During his local school visits, Dieter talked to about 10 prospective candidates, and about 30 students interested in the armed forces in general, he said.

At Marmion, Dieter talked to students during both the junior/senior and sophomore/freshmen lunch periods, said Marmion Director of College Guidance Dan Thorpe.

“We introduced him, and kids on their own went up to ask Nick questions. He is very knowledgeable about West Point,” Thorpe said.

Dieter lets high school students know that attending a military academy after high school is quite different than going to a regular college or university.

“I try and give them an unbiased representation of what life is like at a military academy or in the military, i.e. it is not always the most glorious lifestyle and it is definitely not easy,” Dieter said.

Dieter tells students that military academies have no frat parties and have no tolerance for underage drinking. Cadets have mandatory formation meals at least twice a day during the week, mandatory uniforms, mandatory athletics, mandatory class, and mandatory responsibilities.

“I am always encouraged by students who are still interested when you start listing off many of the hardships that are presented by attending a military academy,” Dieter said.

Marmion hosts the CPRC visits each year for students interested in finding out about military careers. Currently, 12 Marmion graduates currently are enrolled in military academies, Thorpe said.

West Point selects its CPRC cadets carefully, since they represent the academy and the military. They must be in good standing militarily, physically and academically to participate.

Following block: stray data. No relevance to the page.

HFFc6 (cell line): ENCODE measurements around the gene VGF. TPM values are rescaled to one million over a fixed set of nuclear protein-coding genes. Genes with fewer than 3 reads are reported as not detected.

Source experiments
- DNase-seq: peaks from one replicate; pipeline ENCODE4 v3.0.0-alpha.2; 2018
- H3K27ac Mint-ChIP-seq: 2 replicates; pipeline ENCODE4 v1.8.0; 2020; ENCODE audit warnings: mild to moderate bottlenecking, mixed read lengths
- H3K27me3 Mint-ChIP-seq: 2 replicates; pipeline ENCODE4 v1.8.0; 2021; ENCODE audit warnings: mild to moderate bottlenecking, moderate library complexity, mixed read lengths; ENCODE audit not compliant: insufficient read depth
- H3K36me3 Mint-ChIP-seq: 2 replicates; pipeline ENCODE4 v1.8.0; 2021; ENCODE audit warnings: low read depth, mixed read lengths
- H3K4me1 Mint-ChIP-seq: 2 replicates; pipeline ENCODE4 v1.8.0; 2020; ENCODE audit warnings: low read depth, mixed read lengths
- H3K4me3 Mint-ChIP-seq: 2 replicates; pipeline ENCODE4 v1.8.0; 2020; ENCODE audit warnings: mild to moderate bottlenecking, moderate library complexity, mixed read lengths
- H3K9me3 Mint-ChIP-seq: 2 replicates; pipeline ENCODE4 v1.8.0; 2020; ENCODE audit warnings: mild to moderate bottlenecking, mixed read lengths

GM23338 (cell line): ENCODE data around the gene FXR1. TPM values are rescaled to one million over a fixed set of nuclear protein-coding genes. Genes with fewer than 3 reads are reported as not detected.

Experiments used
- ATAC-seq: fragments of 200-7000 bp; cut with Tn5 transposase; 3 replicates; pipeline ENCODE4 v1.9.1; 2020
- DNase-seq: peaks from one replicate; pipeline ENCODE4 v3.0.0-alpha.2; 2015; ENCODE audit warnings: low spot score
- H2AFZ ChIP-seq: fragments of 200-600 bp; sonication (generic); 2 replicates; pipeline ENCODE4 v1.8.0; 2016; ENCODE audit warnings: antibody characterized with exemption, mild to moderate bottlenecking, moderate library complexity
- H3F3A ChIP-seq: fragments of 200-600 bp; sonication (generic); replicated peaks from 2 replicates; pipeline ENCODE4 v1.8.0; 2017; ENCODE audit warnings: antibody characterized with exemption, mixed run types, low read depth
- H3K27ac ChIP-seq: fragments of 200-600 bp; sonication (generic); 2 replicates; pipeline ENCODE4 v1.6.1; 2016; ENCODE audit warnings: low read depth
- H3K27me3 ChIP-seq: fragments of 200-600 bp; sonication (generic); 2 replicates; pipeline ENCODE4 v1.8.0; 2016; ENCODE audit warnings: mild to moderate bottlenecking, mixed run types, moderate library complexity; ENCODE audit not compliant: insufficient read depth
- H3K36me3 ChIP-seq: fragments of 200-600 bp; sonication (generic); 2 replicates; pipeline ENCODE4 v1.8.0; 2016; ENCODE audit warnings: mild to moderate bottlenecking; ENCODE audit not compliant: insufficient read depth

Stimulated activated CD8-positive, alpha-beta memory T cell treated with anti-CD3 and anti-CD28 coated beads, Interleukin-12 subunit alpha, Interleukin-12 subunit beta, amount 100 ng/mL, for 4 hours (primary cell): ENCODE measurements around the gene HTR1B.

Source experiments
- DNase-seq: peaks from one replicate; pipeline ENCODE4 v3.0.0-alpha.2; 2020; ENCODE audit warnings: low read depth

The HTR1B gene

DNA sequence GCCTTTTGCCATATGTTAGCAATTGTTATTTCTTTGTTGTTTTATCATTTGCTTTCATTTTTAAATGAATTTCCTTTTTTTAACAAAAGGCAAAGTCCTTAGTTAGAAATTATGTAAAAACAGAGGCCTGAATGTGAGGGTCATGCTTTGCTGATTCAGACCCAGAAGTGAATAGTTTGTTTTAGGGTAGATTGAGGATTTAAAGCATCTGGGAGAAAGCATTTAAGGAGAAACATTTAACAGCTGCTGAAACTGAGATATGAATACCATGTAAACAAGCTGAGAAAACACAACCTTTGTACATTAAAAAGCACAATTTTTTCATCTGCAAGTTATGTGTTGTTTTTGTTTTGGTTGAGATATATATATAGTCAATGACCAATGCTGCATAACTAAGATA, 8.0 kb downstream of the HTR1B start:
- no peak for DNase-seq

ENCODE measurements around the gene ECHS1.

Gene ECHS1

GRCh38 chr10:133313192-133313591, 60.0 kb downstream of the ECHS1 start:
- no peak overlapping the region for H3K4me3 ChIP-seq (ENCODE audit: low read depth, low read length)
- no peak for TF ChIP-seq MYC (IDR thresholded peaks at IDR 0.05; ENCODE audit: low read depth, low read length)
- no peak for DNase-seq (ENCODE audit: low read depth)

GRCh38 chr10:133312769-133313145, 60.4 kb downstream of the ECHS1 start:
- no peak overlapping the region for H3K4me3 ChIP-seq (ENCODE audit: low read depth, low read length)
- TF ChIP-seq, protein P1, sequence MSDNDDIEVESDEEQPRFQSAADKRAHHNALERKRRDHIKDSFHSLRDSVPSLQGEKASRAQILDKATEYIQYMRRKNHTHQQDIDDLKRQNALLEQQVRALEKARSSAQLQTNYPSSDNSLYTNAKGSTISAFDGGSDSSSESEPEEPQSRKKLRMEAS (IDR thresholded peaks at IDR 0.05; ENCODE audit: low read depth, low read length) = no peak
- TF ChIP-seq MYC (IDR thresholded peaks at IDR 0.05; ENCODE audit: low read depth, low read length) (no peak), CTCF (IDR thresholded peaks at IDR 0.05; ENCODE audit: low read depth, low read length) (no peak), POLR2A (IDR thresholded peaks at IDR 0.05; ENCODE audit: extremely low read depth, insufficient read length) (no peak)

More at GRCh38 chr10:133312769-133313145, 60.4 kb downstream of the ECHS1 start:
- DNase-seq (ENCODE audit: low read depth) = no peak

Academically, Dieter has maintained above a 3.6 grade point average every semester, so he has been on the Dean’s List for each of the seven semesters he has been at West Point. He has taken extra classes and is doing an independent study this semester for the honors program.

At West Point, Dieter is majoring in honors-level geospatial information in the Geography and Environmental Engineering Department.

In his military training, Dieter is in company D-2 and has served as a team leader, squad leader, military development sergeant, platoon leader and regimental S-4. He was on the drill team for his first two years at West Point, which took up the majority of his time, he said.

Also an athlete, Dieter played company athletics to include floor hockey and tackle football. His company’s football team won the Brigade Championship last year, and was the Regimental Champion last fall.

In addition to the CPRC, Dieter belongs to several organizations at West Point. He is a member of the West Point Chapter of the Knights of Columbus, the Gamma Theta Upsilon International Honor Society, the Golden Key International Honor Society, and Phi Kappa Phi National Honor Society.

Last summer, he served as an assistant Platoon Leader with a regular Army Infantry unit at Fort Bragg, N.C.; conducted applied research collecting soil samples, terrain data, and GPS coordinates of test facilities at the Cold Regions Test Center at Fort Greeley, Alaska; and did an internship working in the Defense Solutions department at the Environmental Science Research Institute.

What’s next for the cadet?
Nick Dieter will graduate from West Point on May 23 and will be commissioned as a 2nd Lieutenant in the U.S. Army the same day. After a short summer leave, he will go to Fort Benning, Ga., to complete the Basic Officer Leader’s Course, the Infantry Officer Leader’s Course, Jump School and Airborne School. After completing all of that training, he will go to his first duty station with a light infantry unit to serve as a Combat Platoon Leader at Fort Campbell, Ken.

When a dog sounds like a goose

by Gwen Allen
If Rover’s cough lasts longer then 10 days, he may be suffering from more than a cold.

Like humans, canines and felines are susceptible to upper respiratory infections. Referring loosely to any cough in a dog, the term “kennel cough” is an actual condition caused by one or more organisms.

Craig Zabel, a veterinarian for Sugar Grove Animal Hospital, said most commonly, the bacterium Bordetella bronchiseptica is the culprit in an actual case of kennel cough, which results in a chronic case of coughing.